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 The Asian Reporter's
BOOK REVIEWS


From The Asian Reporter, V14, #14 (March 30, 2004), page 12.

A fisherman’s wealth

Bird Boy

By Elizabeth Starr Hill

Illustrated by Lesley Liu

Farrar, Straus and Giroux, 2003

Paperback, 56 pages, $5.95

By Josephine Bridges

"Chang could not talk, at least not to people." But the boy, born mute, can make "odd squawks and croaks" that birds understand. Chang’s father fishes with cormorants, so Chang’s skill has meaning in his family. And while the boy doesn’t talk with people, he has very little trouble communicating with them. Bird Boy is a lovely little chapter book with more than one moral.

Chang longs for responsibility, a splendid quality in itself. After he helps his father with "the Big Catch," an annual gathering of thousands of fish, the boy is given the opportunity to help raise a baby cormorant. Chang is thrilled that he is "finally old enough to help with important things."

With the help of his friend Mei Mei, Chang takes excellent care of the egg and then the hatchling. Chang wonders if Mei Mei is lonely because she is the only girl on the nearby farms. "Chang could understand that. Sometimes he was lonely, too." But when Mei Mei’s brother Jinan steals the baby cormorant — his idea of a joke — Chang must rise to a series of greater and greater challenges.

Elizabeth Starr Hill has written a book brimming with Chinese history and culture. Cormorant fishing is an ancient occupation in China, and "Chang’s father knew legends of great birds and mighty men, and fish as large as boats." There’s also a wonderful story-within-a-story of three complainers and their fate, told by Bo Won, the blind and lame village storyteller.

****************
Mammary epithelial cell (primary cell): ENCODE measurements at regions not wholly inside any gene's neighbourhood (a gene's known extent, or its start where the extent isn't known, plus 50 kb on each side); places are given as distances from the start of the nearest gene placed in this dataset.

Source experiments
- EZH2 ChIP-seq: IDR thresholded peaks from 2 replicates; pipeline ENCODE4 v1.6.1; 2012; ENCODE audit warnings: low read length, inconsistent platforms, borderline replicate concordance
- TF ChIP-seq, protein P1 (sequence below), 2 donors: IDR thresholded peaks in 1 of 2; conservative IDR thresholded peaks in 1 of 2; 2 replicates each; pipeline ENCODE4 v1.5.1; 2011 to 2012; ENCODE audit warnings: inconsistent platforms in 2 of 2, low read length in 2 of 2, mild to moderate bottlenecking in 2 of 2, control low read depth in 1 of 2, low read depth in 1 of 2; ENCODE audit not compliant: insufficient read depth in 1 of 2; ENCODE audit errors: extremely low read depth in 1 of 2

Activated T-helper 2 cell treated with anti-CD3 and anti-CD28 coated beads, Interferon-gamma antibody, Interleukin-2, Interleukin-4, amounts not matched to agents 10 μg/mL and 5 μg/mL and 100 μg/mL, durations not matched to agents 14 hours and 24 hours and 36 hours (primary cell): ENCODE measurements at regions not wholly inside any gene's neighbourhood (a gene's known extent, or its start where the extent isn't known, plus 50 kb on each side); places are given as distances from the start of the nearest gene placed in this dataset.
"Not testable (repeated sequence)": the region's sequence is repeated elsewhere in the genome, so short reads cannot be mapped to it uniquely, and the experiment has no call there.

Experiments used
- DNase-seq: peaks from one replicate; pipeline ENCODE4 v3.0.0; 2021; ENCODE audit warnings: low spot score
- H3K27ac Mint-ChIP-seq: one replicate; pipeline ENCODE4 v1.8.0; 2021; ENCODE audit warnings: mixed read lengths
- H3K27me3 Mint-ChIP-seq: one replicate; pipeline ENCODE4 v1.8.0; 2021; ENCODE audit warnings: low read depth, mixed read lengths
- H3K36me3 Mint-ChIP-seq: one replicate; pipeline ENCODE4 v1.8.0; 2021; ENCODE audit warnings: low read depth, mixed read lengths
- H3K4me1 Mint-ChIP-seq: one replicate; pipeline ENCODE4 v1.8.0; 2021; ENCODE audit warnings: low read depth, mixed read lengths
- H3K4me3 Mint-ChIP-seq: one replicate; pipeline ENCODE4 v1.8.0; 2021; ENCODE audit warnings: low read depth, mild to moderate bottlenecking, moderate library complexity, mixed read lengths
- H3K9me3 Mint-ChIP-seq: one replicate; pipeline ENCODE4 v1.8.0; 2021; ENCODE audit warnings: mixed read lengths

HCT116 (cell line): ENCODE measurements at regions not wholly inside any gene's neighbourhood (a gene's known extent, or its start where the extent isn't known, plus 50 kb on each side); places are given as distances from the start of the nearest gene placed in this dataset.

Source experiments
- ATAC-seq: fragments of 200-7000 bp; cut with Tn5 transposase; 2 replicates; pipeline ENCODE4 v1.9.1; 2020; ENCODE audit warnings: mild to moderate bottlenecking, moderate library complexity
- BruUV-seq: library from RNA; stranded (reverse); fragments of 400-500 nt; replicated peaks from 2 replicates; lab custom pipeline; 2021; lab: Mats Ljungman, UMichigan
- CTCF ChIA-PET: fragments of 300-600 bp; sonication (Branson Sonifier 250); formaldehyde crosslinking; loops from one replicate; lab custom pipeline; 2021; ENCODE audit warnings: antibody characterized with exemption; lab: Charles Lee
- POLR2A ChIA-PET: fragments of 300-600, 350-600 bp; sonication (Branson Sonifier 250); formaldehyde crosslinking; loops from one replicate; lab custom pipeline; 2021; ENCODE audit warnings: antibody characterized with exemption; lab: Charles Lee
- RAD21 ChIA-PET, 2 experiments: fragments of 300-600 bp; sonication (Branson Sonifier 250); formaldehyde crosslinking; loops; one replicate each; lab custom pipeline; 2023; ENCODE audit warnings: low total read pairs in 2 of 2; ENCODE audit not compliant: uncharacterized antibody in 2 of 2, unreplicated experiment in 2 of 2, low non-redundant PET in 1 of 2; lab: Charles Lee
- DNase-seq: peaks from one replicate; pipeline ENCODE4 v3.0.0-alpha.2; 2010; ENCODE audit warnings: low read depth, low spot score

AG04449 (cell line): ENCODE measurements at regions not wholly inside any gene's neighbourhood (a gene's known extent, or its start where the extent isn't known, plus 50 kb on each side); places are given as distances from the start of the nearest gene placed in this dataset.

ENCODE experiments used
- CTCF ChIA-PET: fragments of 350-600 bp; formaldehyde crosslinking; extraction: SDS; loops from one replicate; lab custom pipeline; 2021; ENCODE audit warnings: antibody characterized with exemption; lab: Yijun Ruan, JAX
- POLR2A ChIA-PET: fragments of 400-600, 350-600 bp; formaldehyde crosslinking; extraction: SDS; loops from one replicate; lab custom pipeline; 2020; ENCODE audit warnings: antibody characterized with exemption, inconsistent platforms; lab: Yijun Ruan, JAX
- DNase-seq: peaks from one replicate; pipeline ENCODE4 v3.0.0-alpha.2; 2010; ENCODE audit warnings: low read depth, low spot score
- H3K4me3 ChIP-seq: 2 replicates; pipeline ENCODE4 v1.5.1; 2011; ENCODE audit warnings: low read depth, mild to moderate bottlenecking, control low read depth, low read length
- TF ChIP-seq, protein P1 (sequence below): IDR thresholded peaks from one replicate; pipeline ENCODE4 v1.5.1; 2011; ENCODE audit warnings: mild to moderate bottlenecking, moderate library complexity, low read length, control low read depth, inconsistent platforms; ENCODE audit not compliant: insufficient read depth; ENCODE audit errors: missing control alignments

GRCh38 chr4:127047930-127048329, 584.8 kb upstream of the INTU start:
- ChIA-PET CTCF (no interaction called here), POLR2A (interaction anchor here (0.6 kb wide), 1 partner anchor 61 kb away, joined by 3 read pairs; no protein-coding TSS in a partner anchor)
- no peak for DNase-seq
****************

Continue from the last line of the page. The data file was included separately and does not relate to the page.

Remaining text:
Bird Boy is a remarkably quiet, peaceful book, perhaps because its protagonist exhibits these qualities. Leslie Liu’s illustrations enhance this luminous feeling, particularly her picture of Chang and Mei Mei with the baby cormorant.

It is rare enough to find a children’s book that includes a wonderful friendship between a boy and a girl, but Bird Boy also contains two admirable characters with disabilities. Still, the author is never heavy-handed in her treatment of these themes, and the reader gets the impression that this is life as usual, which of course it should be.

"A good bird is a fisherman’s wealth," Chang’s father says. A child like Bird Boy is a treasure beyond reckoning.

 

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